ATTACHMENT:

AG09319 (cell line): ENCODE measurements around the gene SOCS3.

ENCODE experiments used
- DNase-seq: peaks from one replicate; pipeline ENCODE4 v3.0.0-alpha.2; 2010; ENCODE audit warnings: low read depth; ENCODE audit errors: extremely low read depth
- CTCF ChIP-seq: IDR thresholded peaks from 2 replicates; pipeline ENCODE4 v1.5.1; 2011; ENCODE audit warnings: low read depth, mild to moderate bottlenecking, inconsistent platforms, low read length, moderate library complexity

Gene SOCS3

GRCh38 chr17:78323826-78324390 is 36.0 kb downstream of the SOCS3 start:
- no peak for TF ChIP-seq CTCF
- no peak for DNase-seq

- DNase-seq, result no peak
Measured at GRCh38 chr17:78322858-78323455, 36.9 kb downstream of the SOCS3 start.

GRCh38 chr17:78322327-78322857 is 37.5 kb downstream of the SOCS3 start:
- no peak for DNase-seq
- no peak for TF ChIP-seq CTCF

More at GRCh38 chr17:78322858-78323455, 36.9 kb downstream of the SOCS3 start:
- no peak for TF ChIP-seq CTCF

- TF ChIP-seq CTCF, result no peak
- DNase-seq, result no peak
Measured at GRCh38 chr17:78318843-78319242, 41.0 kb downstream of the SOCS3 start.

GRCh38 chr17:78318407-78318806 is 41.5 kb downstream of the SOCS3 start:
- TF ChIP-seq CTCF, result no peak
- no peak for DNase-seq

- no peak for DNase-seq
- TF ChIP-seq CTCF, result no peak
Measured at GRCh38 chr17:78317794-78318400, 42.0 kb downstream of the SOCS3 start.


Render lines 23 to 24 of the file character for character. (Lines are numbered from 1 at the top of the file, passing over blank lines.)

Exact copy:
- TF ChIP-seq CTCF, result no peak
Measured at GRCh38 chr17:78317794-78318400, 42.0 kb downstream of the SOCS3 start.